By rejecting him and using her powers to protect others, by heading down a path to become her own kind of Jedi (or Force-wielder) free of any Skywalker nagging, Rey makes it clear: the Force is for and a part of everyone. Not a dynasty, not the Jedi Order, not megalomaniacs who think the universe should be theirs. It is for everyone. The poor and the destitute. The lost and the unknown. Even a child whose parents didn’t want her. The Force is hers. The story is hers.

Because she decided it would be.

 

Poe Scritches BB-8 Like a Puppy

Poe Dameron gets taken down several notches in this film, and it’s probably more entertaining than it has any right to be. (Watching Leia, you get the impression that she puts up with him because she probably thought that this was the kid she and Han were more likely to have.) But for all his flaws and all that he learns, Poe has all the heart and the best of intentions. He also has a little rolly droid that he adores, and when Rose and Finn deliver BB-8 back to Poe he literally scratches the droid’s belly like he’s a puppy. I would like a calendar that just features pictures of this, please. I will never recover.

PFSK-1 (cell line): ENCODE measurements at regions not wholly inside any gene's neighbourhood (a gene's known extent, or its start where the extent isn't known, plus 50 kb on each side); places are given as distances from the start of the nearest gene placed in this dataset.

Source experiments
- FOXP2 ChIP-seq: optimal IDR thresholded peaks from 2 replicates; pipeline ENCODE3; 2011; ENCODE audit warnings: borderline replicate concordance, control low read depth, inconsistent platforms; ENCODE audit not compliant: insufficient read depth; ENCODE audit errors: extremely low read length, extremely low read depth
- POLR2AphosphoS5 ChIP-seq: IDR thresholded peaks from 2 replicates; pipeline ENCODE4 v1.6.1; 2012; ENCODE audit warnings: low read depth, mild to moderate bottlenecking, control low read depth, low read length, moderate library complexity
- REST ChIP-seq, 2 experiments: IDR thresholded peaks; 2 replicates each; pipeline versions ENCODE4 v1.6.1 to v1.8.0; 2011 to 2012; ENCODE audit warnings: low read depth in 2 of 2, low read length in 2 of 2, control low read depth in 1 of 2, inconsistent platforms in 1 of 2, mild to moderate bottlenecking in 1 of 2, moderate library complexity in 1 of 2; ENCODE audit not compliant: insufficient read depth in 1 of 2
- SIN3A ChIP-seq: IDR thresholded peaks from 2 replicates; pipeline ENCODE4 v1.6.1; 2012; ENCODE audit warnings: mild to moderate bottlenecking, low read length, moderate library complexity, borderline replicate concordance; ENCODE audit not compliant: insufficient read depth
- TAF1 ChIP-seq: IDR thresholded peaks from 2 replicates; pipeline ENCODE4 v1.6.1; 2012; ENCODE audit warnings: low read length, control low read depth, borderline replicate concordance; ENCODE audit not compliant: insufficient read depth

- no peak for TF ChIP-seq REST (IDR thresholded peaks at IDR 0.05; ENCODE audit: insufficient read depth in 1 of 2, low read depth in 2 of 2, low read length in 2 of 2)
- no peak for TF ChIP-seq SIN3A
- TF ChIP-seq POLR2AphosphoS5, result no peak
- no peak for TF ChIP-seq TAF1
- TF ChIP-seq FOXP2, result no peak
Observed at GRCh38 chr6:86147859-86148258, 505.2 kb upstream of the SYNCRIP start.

Rose Saves Finn

Finn, Last Jedi

Finn didn’t get as much to do in this story as I would have preferred, but his lessons were incredibly important and far more universal—as in, what Finn learns, the audience is also meant to learn. Having spent his entire life under the brainwashing of the First Order, Finn is terrified of being caught in their web again, while he wants nothing more than to bring them down for all the pain they cause. Enter Rose, a woman uniquely positioned to understand how the First Order causes harm far beyond their ability to blow up ships and planets. First, Finn learns a lesson on Canto Bight, that people with all the wealth and sparkly surroundings are seldom people who do anything but help themselves and thrive on their ability to use and abuse others. But after being captured and nearly killed again on Supreme Leader Snoke’s ship, Finn channels all of that knowledge into rage, and nearly gets himself killed trying to destroy the First Order’s battering ram canon.

But Rose saves him, a point she makes very clear when he tries to berate her for “stopping” him. And she tells Finn that the Resistance won’t win by fighting the things they hate—they will win by saving what they love. Even if I’m not 100% for a romance here (that happened real fast, even by movie standards), Rose was instantly made the standard bearer for their fight. She lost the most precious person in the galaxy to her, and she still found room in her heart to continue to push back against evil for what she loves. What an absolute star of a human being.

 

Skywalker Twins